Charters, which generally don’t operate under union contracts, also have more flexibility to manage staffing, curriculum, testing and compensation. This allows them to create a culture of accountability for student progress week to week that many traditional public schools are missing. As Ms. Myart-Cruz said, “You can recall the governor. You can recall the school board. But how are you going to recall me?”

Ironically, she’s right. And as school failures worsen, children are paying a terrible price for this lack of accountability. A union’s job is to represent its members, not to set education policy. They can have input, but schools should focus on the needs of students first, not the employees. It’s the job of elected officials to make that clear and not cater to their political supporters and campaign donors.

During my time as mayor of New York, I worked closely with Randi Weingarten, now president of the American Federation of Teachers. While we often disagreed, we were able to raise base pay for teachers by 43% in exchange for a longer school day. Our administration also worked with the state Legislature to raise the cap on charter schools, and over 12 years, we helped create more than 150 new charters, many of which have performed at the highest levels. These schools have helped reduce racial and ethnic achievement gaps in New York.

Today there are long waiting lists for charter schools across the country, but mayors and governors aren’t getting the support they need from Congress and the White House to open new charter schools. To begin meeting the demand for charters, Bloomberg Philanthropies is launching a five-year, $750 million effort to create seats for 150,000 more children in 20 metro areas across the country.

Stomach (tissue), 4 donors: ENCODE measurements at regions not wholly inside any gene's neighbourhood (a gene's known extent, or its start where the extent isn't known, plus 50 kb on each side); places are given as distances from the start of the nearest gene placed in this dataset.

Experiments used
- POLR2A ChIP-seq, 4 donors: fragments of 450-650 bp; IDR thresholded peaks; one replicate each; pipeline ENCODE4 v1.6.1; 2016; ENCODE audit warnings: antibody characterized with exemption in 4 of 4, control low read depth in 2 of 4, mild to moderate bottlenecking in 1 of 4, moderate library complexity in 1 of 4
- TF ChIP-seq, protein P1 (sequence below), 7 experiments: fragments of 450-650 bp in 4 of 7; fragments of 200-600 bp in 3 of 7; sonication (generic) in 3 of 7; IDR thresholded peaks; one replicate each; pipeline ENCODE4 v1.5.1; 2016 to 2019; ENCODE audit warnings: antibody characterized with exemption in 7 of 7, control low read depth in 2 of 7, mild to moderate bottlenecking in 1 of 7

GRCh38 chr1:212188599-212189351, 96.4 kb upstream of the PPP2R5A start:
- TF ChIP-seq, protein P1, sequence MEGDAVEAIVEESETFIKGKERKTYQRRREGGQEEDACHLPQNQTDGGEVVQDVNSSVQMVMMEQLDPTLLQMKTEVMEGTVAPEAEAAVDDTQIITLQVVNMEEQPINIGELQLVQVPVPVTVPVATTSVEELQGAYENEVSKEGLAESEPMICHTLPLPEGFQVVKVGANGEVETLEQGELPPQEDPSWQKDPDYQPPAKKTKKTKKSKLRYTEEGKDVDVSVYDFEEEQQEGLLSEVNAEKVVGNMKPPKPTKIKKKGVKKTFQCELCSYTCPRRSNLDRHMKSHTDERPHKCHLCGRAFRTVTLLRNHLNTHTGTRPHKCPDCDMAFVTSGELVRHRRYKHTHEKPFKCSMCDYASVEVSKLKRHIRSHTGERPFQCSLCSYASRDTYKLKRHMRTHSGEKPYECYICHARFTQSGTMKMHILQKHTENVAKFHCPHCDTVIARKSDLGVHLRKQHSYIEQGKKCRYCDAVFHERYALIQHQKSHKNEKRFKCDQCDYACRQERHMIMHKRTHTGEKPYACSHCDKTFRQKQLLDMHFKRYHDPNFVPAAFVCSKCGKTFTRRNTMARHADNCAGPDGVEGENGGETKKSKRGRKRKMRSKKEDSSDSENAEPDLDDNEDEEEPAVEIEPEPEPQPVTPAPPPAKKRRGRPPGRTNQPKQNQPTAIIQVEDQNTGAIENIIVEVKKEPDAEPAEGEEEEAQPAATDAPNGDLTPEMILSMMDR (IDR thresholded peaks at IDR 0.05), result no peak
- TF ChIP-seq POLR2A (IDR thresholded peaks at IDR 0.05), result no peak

We will provide seed capital to open new, high-quality charter schools with leadership and staff members that reflect students’ diversity. This investment will also help existing charter schools grow. We will also fund work to strengthen schools’ data systems, train and develop principals and teachers, and study what is working well to develop best practices for the nation.

This initiative builds on the education work our foundation has been doing for years, including programs that train teenagers for trades and other fields that offer well-paid, stable careers that are not easily automated or moved overseas.

It also builds on our financial-aid support to Johns Hopkins University, which has made the school’s admissions process permanently need-blind. The idea behind the Hopkins gift is the same one driving this new charter-school initiative: There should be no connection between family income or skin color and a student’s opportunity to receive a great education—not in college, and not in elementary, middle or high school either.

We need a new, stronger model of public education that is based on evidence, centered on children, and built around achievement, excellence and accountability for all. The future of America’s most vulnerable children—and of our country—is riding on whether we can deliver it.

Mr. Bloomberg, founder of Bloomberg LP, served as mayor of New York, 2001-13.